EPSY 6380: Introduction to Cognitive and Academic Assessment              [3‐0]

    Examines educational and clinical applications of individual assessment; specific diagnostic measures of intelligence and academic achievement; and supervised instruction in administration, scoring, and interpretation. Practica is required.

    Prerequisites: EPSY 6370 or EPSY 6316.

    EPSY 6381: Advanced Cognitive and Academic Assessment              [3‐0]

    Theory and application of specific instruments and techniques, including administration and scoring. Emphasis on analysis, interpretation, and integration of intelligence, achievement, and other developmental measures; report‐ writing is emphasized; results for diagnostics as well as treatment planning. Practica is required.

    Prerequisite: EPSY 6380.

    EPSY 6382: Bilingual and Multicultural Psychoeducational Assessment              [3‐0]

    In this course students will be presented with the psychometric theories, issues and strategies to consider in assessing children and adolescents from various cultural, ethnic and linguistic backgrounds, including nondiscriminatory assessment. Students will have an opportunity to administer and score a variety of assessments, including utilizing techniques that are useful with these populations. Emphasis on analysis, interpretation, and integration of language assessment and cultural data and its potential effects on intelligence and achievement. Report‐writing is emphasized; results for diagnostics as well as treatment planning. Practica required.

    Prerequisite: EPSY 6380 and EPSY 6381.

    EPSY 6383: Personality and Behavior Assessment of Children and Adolescents              [3‐0]

    This course covers the evaluation of personality, mental status, and behavior. This includes the theoretical bases, construction, administration, scoring, and interpretation of structured and projective personality tests with integrative report writing emphasizing the assessment of emotional disturbance and behavior disorders. Practica required.

    Prerequisite: EPSY 6370, 6380, 6381, and 6301.

    EPSY 7340: Practicum in School Psychology              [3‐0]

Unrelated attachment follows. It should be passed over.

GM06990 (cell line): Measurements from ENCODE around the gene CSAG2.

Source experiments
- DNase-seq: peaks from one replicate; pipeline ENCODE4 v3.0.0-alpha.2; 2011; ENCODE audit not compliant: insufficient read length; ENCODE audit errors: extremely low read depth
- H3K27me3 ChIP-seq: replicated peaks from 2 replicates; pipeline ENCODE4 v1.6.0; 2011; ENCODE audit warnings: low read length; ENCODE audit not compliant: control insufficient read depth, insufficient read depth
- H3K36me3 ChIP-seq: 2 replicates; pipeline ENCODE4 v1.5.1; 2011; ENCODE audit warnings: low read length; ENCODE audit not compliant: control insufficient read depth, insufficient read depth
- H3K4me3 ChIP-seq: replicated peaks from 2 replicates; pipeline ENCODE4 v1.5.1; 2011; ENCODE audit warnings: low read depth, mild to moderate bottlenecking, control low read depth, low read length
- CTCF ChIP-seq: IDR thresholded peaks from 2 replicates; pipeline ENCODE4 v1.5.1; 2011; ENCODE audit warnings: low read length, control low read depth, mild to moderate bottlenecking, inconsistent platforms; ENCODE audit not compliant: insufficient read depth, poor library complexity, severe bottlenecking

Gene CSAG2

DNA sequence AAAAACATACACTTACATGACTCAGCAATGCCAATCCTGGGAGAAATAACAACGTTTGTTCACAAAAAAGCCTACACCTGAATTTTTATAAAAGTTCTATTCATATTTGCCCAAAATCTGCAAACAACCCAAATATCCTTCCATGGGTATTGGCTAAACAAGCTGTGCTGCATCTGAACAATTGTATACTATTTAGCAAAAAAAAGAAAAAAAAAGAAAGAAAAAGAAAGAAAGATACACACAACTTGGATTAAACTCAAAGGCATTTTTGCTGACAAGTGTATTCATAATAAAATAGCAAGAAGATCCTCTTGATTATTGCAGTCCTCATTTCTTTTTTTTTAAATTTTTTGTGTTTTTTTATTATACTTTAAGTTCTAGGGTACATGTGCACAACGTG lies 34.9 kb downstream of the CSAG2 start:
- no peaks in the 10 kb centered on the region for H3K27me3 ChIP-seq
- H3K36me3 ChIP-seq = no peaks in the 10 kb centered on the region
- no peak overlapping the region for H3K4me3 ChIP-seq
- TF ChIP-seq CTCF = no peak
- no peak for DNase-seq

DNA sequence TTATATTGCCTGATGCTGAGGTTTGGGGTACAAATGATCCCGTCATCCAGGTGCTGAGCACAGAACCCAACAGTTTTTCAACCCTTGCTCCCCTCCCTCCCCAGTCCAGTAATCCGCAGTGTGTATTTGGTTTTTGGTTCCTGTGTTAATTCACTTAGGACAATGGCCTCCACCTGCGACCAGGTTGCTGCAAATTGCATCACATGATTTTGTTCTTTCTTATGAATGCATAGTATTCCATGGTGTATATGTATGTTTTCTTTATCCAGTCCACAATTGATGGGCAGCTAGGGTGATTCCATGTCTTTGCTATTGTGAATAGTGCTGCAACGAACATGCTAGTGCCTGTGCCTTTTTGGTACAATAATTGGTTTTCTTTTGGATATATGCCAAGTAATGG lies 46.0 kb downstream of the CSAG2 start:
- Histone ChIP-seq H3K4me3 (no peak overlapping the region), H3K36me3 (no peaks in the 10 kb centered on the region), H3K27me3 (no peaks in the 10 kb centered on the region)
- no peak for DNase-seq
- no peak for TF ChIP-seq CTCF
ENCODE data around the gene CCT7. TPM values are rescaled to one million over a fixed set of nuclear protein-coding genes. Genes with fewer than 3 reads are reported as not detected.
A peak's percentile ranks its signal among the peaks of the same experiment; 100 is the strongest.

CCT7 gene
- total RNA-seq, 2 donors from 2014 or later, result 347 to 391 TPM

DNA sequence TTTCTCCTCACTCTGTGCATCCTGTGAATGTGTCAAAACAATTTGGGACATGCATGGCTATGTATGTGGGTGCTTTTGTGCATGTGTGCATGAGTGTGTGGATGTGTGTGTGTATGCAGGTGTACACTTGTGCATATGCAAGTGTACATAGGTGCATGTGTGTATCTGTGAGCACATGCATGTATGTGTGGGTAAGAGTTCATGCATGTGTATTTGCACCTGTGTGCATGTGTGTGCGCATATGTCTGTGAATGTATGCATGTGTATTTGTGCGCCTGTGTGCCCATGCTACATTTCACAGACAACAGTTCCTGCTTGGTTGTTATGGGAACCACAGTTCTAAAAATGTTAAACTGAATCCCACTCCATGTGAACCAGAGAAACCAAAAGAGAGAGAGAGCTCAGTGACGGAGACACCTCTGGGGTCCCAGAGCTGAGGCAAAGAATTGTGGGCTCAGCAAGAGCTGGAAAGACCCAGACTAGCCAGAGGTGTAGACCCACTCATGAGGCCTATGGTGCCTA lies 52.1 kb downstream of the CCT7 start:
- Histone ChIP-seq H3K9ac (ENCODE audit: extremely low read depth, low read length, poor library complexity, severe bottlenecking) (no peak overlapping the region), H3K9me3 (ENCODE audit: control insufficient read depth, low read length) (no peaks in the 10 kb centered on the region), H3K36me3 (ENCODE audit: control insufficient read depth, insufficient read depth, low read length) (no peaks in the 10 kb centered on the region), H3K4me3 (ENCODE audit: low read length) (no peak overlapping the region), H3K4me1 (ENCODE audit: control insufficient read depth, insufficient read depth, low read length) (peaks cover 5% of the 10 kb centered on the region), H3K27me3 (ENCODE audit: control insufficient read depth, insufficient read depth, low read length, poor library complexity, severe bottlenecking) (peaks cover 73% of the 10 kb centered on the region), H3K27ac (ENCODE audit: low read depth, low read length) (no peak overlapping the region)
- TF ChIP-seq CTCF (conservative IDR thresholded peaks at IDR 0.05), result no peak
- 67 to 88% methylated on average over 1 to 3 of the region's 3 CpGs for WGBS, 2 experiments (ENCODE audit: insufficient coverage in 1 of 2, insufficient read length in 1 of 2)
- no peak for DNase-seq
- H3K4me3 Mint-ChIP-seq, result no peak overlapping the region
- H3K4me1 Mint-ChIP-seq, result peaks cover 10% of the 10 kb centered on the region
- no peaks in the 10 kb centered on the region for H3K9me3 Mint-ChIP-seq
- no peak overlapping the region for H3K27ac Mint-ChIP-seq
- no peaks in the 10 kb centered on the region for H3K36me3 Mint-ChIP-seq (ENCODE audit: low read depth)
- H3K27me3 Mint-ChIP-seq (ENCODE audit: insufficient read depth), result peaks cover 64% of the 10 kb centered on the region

Supervised field‐based experience in approved public school and mental health settings in school psychology. Supervision provided by on‐ site supervisors and university faculty. Emphasis is on orientation to school settings; learning the role of the school psychologist within the larger context; evaluation of psychological and academic difficulties; consultation with parents and teachers; and direct counseling interventions with students. May be repeated for up to 6 hours credit.

    Prerequisite: Completion of Practicum Form indicating required coursework has been completed, consent of instructor.


    EPSY 7350: Internship in School Psychology I              [3‐0]

    Full‐time, supervised field‐based experience in approved professional employment settings in school psychology. Supervision provided by on‐ site supervisors and university faculty. Students will complete a minimum of 600 clock hours of clinical work per semester, during which they will integrate and apply knowledge gained through coursework and begin to develop a professional identity. Can be taken only when all other required coursework in the School Psychology program has been completed. This is a Fall Semester course only.

    Prerequisite: Completion of Internship Form indicating required coursework has been completed, consent of instructor.

    EPSY 7351: Internship in School Psychology II              [3‐0]

    Full‐time, supervised field‐based experience in approved professional employment settings in school psychology. Supervision provided by on‐ site supervisors and university faculty. Students will complete a minimum of 600 clock hours of clinical work per semester, during which they will integrate and apply knowledge gained through coursework and begin to develop a professional identity. Can be taken only when all other required coursework in the School Psychology program has been completed. This is a Spring semester course only.

    Prerequisite: Consent of instructor.

    PSYC 6320: Neuropsychology              [3‐0]

    In‐depth study of the relationship between the human brain and behavior. Emphasis is on how neurological disorders change behavior.

    PSYC 6325: Conditioning and Learning              [3‐0]

    A study of the principles of laws of respondent and operant conditioning in determining behavior. Emphasis will be placed on the experimental analysis of behavior with attention to other learning theories that have been extensively studied in the laboratory and productively applied to problems of human behavior.

    Prerequisites: PSYC 3405, PSYC 4318, or with consent of instructor.

    PSYC 6330: Developmental Psychology              [3‐0]

    The study of growth and development processes throughout the life cycle. Physical, social and psychological factors involved in life change are addressed. An overview, as well as selected current special topics within lifespan human development are addressed.